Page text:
On Monday, I reported on LEAP Academy University Charter School's $151,000 fine it paid to Aramark for breach of contract in transferring school executive chef Michele Pastorello. Here is the breakdown of how the story has developed.
On Feb. 18, I broke the story of LEAP Academy University Charter School forcing a $24,000 raise for executive chef Michele Pastorello when it switched food service management companies. Not only is his $95,000 salary way more than what such a position usually pays but also Pastorello's relationship to school board chair Gloria Bonilla-Santiago raised some eyebrows.
"If the board put in place a bidding requirement in which the only way a bid is accepted is for you to hire someone who could be considered part of immediate family, [this] raises some very serious concerns under the state ethics code," said David Sciarra, executive director of the New Jersey Education Law Center, which advocates for students in poor districts, such as Camden. He said that a "committed relationship" or live-in boyfriend could be considered immediate family under the ethics code. (Read more HERE.)
The day after my story ran, the LEAP Board of Trustees was having its regular meeting. There, some school parents came out in support of Bonilla-Santiago and the school's positive influence on their children and families.
Cheryl Fleet-Hopkins, told of the difficulty of educating black males in Camden and said that because of Bonilla-Santiago's vision, her grandchildren have been able to stay on the straight path. Her daughter Rachema White, a single mother, has benefited from parenting classes and other support from LEAP, she said.
"It's a family here," Fleet-Hopkins said later in an interview. "This is the best thing that ever happened to Camden."
The school's academics and social work was not being questioned, I told them. The article questions the use of tax-payer money to increase the salary of the school's chef by $24,000 in one year.
His raise, as well as the fee paid to the previous management company, Aramark, now are under review by the school's board of trustees. Those developments led to my third and fourth stories.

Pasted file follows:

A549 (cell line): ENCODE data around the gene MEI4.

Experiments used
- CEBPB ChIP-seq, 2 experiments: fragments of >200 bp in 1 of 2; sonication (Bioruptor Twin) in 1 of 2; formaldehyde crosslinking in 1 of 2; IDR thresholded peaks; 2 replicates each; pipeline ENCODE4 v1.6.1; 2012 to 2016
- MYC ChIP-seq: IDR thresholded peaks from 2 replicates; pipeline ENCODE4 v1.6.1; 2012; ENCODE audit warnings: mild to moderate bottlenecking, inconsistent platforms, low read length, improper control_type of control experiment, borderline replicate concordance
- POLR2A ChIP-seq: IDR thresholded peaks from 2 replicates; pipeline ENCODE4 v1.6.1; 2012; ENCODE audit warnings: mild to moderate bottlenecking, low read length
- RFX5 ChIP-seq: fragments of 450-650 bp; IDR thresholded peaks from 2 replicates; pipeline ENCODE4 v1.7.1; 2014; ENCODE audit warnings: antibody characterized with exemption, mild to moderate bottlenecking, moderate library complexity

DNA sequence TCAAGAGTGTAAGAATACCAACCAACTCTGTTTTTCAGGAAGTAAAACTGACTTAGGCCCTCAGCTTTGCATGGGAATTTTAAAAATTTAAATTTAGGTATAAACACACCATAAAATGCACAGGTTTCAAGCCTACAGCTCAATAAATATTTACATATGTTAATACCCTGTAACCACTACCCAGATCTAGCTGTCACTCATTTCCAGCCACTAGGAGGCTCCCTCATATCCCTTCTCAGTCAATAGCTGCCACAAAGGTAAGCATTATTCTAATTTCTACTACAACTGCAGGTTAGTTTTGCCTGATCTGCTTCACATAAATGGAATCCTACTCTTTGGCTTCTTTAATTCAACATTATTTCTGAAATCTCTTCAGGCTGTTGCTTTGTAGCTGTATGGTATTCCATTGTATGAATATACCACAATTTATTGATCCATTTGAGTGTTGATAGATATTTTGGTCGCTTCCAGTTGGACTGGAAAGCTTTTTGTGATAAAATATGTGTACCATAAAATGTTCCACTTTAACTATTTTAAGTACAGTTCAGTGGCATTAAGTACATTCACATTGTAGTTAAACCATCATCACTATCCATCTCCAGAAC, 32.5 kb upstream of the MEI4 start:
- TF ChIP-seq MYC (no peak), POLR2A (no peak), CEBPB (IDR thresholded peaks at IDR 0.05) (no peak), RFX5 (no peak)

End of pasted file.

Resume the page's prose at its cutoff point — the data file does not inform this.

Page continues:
By the end of the week, LEAP's board had decided to investigate the matter. (We are still waiting for its findings and decision.) This story also revealed that: For the 2011-12 school year, LEAP had to cover a $272,241 loss in its food-service fund with state money it receives for general operations. (Read more HERE.)
The Inquirer's editorial board also jumped on the case by questioning if Pastorello's relationship with Bonilla-Santiago was the cause of the hefty raise. It also asked parents to demand more from its school.
"One can't help but wonder whether the chef would be so highly paid if the woman he is in a "committed relationship" with weren't LEAP Academy founder and chairwoman Gloria Bonilla-Santiago. LEAP's new food-service contract with Metz Culinary Management required."
"In their minds, it seems, a school that offers so much more for children than a regular Camden public school can do no wrong. It's time for parents of charter children to be more discerning and demanding." (Read the full editorial HERE.)
LEAP has put out various statements defending its food service contract and academics. However, there has not been any specific justification for a $24,000 raise. Here is part of LEAP's statement that didn't make it into my most recent article:
On Monday, I reported that including Michele Pastorello's new $95,000 salary, LEAP has spent nearly $250,000 this school year to keep him employed as executive chef. The position typically pays about $40,000, according to industry experts.
It wasn't until the 2012-13 school year began that LEAP learned it had "overlooked a contractual responsibility" to pay compensation for transferring Pastorello to the new vendor, Metz Culinary Management, LEAP spokesman Adam Dvorin said in a statement.
While the state Department of Education has not announced any investigation into LEAP's food service bid or use of funds, a department spokeswoman has said the food service contract bid will be part of the state's annual review.